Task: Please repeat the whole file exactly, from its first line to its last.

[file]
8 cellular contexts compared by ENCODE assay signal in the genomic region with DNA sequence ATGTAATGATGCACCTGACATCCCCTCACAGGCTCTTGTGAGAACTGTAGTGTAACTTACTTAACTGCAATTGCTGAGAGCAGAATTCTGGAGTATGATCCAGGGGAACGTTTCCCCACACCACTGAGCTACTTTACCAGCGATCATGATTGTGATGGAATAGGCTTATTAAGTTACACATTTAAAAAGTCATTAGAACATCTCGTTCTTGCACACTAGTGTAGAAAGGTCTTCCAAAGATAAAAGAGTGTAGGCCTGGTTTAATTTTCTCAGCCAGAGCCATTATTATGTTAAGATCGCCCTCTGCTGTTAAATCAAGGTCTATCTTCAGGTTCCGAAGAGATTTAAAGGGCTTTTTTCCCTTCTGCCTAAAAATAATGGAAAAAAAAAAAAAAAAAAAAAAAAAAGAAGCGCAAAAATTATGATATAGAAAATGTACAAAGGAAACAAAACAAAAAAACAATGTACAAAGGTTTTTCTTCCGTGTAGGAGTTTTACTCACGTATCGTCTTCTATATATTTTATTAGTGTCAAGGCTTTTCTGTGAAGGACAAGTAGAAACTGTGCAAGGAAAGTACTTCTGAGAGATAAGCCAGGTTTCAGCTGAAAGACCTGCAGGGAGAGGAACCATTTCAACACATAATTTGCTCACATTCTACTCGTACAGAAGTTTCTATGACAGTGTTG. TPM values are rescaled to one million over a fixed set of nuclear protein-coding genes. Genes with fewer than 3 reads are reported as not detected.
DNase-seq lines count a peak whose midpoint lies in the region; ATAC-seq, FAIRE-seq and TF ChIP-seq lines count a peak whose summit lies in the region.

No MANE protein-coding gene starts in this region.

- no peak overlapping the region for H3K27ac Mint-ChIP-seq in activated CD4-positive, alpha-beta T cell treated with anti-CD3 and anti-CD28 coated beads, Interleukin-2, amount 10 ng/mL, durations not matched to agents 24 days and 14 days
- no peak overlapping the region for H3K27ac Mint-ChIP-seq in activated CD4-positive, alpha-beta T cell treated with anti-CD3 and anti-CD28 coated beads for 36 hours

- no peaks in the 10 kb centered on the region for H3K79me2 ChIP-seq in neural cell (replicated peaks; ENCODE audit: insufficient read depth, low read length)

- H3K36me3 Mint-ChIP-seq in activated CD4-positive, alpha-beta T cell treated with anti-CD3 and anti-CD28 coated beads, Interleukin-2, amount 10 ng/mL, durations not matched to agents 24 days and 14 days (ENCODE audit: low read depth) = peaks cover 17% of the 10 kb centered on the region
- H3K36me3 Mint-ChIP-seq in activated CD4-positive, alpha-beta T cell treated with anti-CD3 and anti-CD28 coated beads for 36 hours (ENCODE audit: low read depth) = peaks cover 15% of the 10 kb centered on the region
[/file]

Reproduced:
8 cellular contexts compared by ENCODE assay signal in the genomic region with DNA sequence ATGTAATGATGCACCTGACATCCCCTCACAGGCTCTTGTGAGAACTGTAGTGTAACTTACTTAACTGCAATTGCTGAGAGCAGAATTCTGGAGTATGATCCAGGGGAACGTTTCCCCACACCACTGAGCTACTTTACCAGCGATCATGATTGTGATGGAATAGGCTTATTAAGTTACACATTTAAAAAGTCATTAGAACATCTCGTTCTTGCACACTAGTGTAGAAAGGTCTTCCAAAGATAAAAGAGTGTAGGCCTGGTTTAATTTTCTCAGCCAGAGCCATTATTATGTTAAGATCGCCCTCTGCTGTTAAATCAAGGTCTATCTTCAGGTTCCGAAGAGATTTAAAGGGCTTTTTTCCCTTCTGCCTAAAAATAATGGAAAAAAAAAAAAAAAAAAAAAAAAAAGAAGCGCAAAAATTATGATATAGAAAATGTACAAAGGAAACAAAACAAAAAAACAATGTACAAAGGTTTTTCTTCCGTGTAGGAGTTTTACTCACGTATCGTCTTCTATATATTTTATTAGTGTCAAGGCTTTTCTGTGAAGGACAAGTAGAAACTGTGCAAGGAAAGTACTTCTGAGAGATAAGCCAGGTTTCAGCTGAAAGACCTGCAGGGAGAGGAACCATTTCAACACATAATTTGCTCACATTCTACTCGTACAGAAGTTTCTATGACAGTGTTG. TPM values are rescaled to one million over a fixed set of nuclear protein-coding genes. Genes with fewer than 3 reads are reported as not detected.
DNase-seq lines count a peak whose midpoint lies in the region; ATAC-seq, FAIRE-seq and TF ChIP-seq lines count a peak whose summit lies in the region.

No MANE protein-coding gene starts in this region.

- no peak overlapping the region for H3K27ac Mint-ChIP-seq in activated CD4-positive, alpha-beta T cell treated with anti-CD3 and anti-CD28 coated beads, Interleukin-2, amount 10 ng/mL, durations not matched to agents 24 days and 14 days
- no peak overlapping the region for H3K27ac Mint-ChIP-seq in activated CD4-positive, alpha-beta T cell treated with anti-CD3 and anti-CD28 coated beads for 36 hours

- no peaks in the 10 kb centered on the region for H3K79me2 ChIP-seq in neural cell (replicated peaks; ENCODE audit: insufficient read depth, low read length)

- H3K36me3 Mint-ChIP-seq in activated CD4-positive, alpha-beta T cell treated with anti-CD3 and anti-CD28 coated beads, Interleukin-2, amount 10 ng/mL, durations not matched to agents 24 days and 14 days (ENCODE audit: low read depth) = peaks cover 17% of the 10 kb centered on the region
- H3K36me3 Mint-ChIP-seq in activated CD4-positive, alpha-beta T cell treated with anti-CD3 and anti-CD28 coated beads for 36 hours (ENCODE audit: low read depth) = peaks cover 15% of the 10 kb centered on the region